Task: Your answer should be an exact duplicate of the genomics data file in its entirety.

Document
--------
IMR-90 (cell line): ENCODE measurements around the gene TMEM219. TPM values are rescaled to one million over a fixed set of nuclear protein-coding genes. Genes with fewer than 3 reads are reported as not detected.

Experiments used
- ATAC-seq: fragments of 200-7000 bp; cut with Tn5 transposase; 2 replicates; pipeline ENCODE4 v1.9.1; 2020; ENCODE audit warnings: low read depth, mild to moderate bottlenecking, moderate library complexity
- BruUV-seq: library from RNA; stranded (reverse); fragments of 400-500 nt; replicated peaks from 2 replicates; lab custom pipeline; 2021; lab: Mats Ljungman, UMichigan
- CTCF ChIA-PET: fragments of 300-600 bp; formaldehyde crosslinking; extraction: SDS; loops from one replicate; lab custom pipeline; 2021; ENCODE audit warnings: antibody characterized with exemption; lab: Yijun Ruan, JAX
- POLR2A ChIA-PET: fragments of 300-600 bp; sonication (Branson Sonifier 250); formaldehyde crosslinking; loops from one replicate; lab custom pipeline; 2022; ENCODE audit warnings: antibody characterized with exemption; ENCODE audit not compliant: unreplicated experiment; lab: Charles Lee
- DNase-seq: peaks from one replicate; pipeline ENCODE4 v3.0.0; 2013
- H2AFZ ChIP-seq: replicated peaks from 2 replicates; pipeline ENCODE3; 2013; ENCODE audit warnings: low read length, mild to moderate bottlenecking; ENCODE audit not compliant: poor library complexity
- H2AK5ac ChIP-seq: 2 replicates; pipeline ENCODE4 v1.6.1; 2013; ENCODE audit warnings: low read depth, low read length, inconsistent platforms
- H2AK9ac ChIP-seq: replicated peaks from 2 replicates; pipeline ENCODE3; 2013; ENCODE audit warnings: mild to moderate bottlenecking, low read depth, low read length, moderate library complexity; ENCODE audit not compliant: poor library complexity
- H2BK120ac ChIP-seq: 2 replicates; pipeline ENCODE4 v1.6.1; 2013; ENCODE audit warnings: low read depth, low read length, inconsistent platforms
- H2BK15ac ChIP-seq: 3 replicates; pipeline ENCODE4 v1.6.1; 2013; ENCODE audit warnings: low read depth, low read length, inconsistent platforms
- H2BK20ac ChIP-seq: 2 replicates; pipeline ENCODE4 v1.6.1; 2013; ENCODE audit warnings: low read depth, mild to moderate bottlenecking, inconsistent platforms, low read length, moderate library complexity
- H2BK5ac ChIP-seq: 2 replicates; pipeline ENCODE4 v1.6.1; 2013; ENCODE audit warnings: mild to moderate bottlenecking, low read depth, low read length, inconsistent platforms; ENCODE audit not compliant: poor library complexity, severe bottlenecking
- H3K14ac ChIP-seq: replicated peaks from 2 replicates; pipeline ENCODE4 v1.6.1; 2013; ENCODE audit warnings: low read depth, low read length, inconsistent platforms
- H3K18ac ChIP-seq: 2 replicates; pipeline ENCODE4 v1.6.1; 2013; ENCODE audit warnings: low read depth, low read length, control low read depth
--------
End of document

IMR-90 (cell line): ENCODE measurements around the gene TMEM219. TPM values are rescaled to one million over a fixed set of nuclear protein-coding genes. Genes with fewer than 3 reads are reported as not detected.

Experiments used
- ATAC-seq: fragments of 200-7000 bp; cut with Tn5 transposase; 2 replicates; pipeline ENCODE4 v1.9.1; 2020; ENCODE audit warnings: low read depth, mild to moderate bottlenecking, moderate library complexity
- BruUV-seq: library from RNA; stranded (reverse); fragments of 400-500 nt; replicated peaks from 2 replicates; lab custom pipeline; 2021; lab: Mats Ljungman, UMichigan
- CTCF ChIA-PET: fragments of 300-600 bp; formaldehyde crosslinking; extraction: SDS; loops from one replicate; lab custom pipeline; 2021; ENCODE audit warnings: antibody characterized with exemption; lab: Yijun Ruan, JAX
- POLR2A ChIA-PET: fragments of 300-600 bp; sonication (Branson Sonifier 250); formaldehyde crosslinking; loops from one replicate; lab custom pipeline; 2022; ENCODE audit warnings: antibody characterized with exemption; ENCODE audit not compliant: unreplicated experiment; lab: Charles Lee
- DNase-seq: peaks from one replicate; pipeline ENCODE4 v3.0.0; 2013
- H2AFZ ChIP-seq: replicated peaks from 2 replicates; pipeline ENCODE3; 2013; ENCODE audit warnings: low read length, mild to moderate bottlenecking; ENCODE audit not compliant: poor library complexity
- H2AK5ac ChIP-seq: 2 replicates; pipeline ENCODE4 v1.6.1; 2013; ENCODE audit warnings: low read depth, low read length, inconsistent platforms
- H2AK9ac ChIP-seq: replicated peaks from 2 replicates; pipeline ENCODE3; 2013; ENCODE audit warnings: mild to moderate bottlenecking, low read depth, low read length, moderate library complexity; ENCODE audit not compliant: poor library complexity
- H2BK120ac ChIP-seq: 2 replicates; pipeline ENCODE4 v1.6.1; 2013; ENCODE audit warnings: low read depth, low read length, inconsistent platforms
- H2BK15ac ChIP-seq: 3 replicates; pipeline ENCODE4 v1.6.1; 2013; ENCODE audit warnings: low read depth, low read length, inconsistent platforms
- H2BK20ac ChIP-seq: 2 replicates; pipeline ENCODE4 v1.6.1; 2013; ENCODE audit warnings: low read depth, mild to moderate bottlenecking, inconsistent platforms, low read length, moderate library complexity
- H2BK5ac ChIP-seq: 2 replicates; pipeline ENCODE4 v1.6.1; 2013; ENCODE audit warnings: mild to moderate bottlenecking, low read depth, low read length, inconsistent platforms; ENCODE audit not compliant: poor library complexity, severe bottlenecking
- H3K14ac ChIP-seq: replicated peaks from 2 replicates; pipeline ENCODE4 v1.6.1; 2013; ENCODE audit warnings: low read depth, low read length, inconsistent platforms
- H3K18ac ChIP-seq: 2 replicates; pipeline ENCODE4 v1.6.1; 2013; ENCODE audit warnings: low read depth, low read length, control low read depth